"The buses are cleaner, nicer," he says, adding it's worth the $5 or so more that Greyhound charges on that route.
But his impressions differ from those of Chanik Son, a South Korean student traveling with three friends on a month-long bus odyssey that has taken them from Florida to D.C. to New York and now, Chicago. At $522 for a month-long pass, the price is right, but "the buses are dirty," Son says.
Economics also has propelled L.J. Johnson onto the bus. He is on a 24-hour journey from his home in New Jersey to his grandmother's funeral in Saginaw, Mich., and the cost of a last-minute ticket — $1,500 by air vs. $250 by bus — made Greyhound the obvious choice.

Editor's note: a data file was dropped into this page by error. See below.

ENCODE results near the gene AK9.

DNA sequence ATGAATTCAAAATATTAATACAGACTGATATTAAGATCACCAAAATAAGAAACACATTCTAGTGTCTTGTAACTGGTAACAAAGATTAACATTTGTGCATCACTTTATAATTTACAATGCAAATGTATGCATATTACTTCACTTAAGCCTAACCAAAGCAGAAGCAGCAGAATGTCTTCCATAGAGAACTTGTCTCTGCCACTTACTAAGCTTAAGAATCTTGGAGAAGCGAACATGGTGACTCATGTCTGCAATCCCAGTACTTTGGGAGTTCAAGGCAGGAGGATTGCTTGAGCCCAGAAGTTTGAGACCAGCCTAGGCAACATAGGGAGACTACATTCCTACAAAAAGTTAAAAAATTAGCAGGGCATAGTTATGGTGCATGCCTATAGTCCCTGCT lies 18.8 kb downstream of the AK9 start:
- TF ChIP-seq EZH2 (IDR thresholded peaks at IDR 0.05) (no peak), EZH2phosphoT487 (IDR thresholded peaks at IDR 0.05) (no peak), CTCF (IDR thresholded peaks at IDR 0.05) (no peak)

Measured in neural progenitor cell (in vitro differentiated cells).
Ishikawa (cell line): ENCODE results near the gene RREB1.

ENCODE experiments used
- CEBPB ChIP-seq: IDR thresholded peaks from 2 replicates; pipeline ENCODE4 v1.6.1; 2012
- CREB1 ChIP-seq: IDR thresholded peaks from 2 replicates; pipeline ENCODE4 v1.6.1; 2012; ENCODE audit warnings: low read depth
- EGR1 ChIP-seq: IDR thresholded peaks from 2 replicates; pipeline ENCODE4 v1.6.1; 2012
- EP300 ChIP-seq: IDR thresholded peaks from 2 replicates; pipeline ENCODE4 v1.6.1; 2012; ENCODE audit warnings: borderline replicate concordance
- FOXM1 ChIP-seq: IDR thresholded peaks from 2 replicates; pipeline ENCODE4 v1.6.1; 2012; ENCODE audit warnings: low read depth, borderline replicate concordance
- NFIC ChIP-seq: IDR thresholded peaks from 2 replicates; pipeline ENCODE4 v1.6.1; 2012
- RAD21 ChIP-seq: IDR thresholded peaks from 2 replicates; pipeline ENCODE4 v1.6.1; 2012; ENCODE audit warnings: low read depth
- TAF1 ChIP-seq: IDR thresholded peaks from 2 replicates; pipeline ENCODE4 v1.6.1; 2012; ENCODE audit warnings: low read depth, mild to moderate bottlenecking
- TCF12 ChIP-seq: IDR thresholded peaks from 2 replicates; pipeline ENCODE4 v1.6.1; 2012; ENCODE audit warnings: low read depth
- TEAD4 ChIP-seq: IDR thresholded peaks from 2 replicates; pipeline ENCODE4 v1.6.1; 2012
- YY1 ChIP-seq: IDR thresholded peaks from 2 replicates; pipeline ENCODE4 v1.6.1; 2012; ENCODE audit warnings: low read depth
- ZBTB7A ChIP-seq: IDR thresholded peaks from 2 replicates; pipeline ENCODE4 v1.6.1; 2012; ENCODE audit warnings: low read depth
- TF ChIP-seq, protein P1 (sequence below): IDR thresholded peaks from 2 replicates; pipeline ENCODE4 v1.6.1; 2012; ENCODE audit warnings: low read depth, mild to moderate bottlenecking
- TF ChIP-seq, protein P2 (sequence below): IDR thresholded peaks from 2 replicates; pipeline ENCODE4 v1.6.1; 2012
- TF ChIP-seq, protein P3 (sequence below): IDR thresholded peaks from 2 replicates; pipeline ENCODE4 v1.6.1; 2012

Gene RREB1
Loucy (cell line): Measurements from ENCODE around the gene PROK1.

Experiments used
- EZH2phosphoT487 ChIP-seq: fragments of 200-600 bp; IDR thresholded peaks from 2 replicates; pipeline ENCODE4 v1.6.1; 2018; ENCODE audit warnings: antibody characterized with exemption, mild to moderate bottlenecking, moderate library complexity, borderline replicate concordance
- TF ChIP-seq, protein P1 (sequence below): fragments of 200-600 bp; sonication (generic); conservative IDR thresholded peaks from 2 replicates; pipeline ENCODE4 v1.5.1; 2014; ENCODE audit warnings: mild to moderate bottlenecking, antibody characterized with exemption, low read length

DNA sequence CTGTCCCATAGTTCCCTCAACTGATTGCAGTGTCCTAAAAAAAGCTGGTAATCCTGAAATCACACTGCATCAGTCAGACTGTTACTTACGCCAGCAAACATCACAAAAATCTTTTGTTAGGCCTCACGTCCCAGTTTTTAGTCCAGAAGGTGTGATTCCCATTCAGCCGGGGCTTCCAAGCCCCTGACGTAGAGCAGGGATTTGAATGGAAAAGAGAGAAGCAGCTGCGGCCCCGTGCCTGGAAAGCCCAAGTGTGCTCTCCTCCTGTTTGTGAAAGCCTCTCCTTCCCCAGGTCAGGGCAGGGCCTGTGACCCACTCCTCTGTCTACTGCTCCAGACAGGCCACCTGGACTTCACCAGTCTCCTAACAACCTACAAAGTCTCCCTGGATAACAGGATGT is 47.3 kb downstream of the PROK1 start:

Clad in a dark-brown suit, Johnson cuts a dapper figure in the gloomy Pittsburgh bus station. In contrast to other gussied-up stations, Greyhound's temporary digs next to the county jail are depressing. The acrid smell of urine permeates the restroom, and the prepackaged sandwiches at the grab-and-go kiosk are dated Monday. It's Thursday.
Clifton Nellum, 62, a retired Greyhound driver from San Antonio and frequent bus rider in transit to Elkhart, Ind., takes the conditions in stride. "Some places are clean. Some aren't," he says with a shrug as he sips coffee at a rest stop.
In 30 years driving for the line, Nellum witnessed plenty of humanity through his rearview mirror. Here's one observation: The only difference between bus people and airline people is that airline people dress up more.
Any travel tips for either group?
"Yeah," he says. "Take the train."